Almost two years ago, I created some freelance lettering for a ‘spicy’ greeting card company called Get Feisty. One of the styles requested was what I call wave lettering, or lettering that looked like waves from far away. I hadn’t lettered in that layout style before, but it was a fun challenge figuring out my process for it. After a few (or 20+) tries, I had a solid process and it has become one of my favorite layout styles. In this week’s video, I’m sharing the exact process I use to create wave lettering. Read on for the simple materials and full video below!
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How to Create Wave Lettering Layouts
Mentioned in this tutorial:
- Mechanical Pencil
- Clic eraser
- Micron inking pens
- Tombow Fudenosuke Twin Tip
- Tracing paper
- Vectorization tutorial
Here are some basics to keep in mind when you create your own wave lettering layouts!
- Choose the quote you’d like to use for your wave lettering. Make sure it’s at least 10 words in length to make the style effective (here’s my quote pinterest board if you need some extra inspiration). Split up the quote into different lines – generally 3-5 words per line.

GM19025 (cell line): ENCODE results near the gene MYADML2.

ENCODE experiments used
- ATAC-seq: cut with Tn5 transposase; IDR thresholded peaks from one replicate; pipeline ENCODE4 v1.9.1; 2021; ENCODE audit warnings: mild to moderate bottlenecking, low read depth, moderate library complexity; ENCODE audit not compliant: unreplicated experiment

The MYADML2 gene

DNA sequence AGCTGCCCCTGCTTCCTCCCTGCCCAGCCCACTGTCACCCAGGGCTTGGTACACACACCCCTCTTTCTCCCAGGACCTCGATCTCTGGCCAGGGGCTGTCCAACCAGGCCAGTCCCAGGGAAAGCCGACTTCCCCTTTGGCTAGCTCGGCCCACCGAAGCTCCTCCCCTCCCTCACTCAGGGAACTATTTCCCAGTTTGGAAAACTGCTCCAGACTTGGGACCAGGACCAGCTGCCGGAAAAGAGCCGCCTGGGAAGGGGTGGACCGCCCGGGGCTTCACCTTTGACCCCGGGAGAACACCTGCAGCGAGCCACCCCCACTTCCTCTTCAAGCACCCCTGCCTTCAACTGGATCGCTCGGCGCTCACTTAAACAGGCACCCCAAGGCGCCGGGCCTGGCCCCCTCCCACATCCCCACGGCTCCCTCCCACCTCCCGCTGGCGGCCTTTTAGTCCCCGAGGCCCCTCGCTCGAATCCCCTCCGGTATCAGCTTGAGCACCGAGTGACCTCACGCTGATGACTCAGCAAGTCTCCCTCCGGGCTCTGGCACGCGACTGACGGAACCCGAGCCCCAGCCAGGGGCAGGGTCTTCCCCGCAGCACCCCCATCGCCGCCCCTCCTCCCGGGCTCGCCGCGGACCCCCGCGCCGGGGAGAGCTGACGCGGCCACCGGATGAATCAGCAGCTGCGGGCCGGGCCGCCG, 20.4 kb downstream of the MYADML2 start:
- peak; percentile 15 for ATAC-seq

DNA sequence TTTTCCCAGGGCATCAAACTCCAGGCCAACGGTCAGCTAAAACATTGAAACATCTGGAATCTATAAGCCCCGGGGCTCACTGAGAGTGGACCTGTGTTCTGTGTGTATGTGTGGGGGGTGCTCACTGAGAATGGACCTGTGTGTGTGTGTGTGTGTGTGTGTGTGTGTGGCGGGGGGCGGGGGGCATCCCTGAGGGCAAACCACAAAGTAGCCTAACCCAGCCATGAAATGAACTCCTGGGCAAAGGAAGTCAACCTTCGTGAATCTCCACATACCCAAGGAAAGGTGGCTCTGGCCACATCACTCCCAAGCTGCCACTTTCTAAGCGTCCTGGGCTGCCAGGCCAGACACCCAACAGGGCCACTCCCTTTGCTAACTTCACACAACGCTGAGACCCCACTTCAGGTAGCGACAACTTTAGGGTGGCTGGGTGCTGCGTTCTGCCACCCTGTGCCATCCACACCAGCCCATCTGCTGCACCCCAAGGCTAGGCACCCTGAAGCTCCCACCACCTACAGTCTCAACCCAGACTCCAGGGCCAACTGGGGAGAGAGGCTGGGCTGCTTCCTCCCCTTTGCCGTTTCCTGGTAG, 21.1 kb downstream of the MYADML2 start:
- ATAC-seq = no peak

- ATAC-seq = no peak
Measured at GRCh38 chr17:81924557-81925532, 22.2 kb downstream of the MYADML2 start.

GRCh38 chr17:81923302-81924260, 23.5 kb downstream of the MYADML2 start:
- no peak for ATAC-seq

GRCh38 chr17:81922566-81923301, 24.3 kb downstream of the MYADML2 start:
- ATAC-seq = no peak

- Choose the words you’d like to have emphasis on within your quote. These words will be larger than the others, so that’s where the waves will be largest. The first line generally has the least amount of emphasis, so focus on the words in the proceeding lines more.
- Create your waves based on the emphasis in pencil on a sheet of paper with a margin on both sides. Use tracing paper to letter out an initial draft of where your words will go.
- Using another sheet of tracing paper, refine your lettering and adjust the waves as needed. Add any extra details or embellishments.
- Scan your final trace and vectorize (here’s a tutorial on my process for that). Once vectorized, adjust thicknesses and positions as needed. Finalize with textures and colors. Print and done!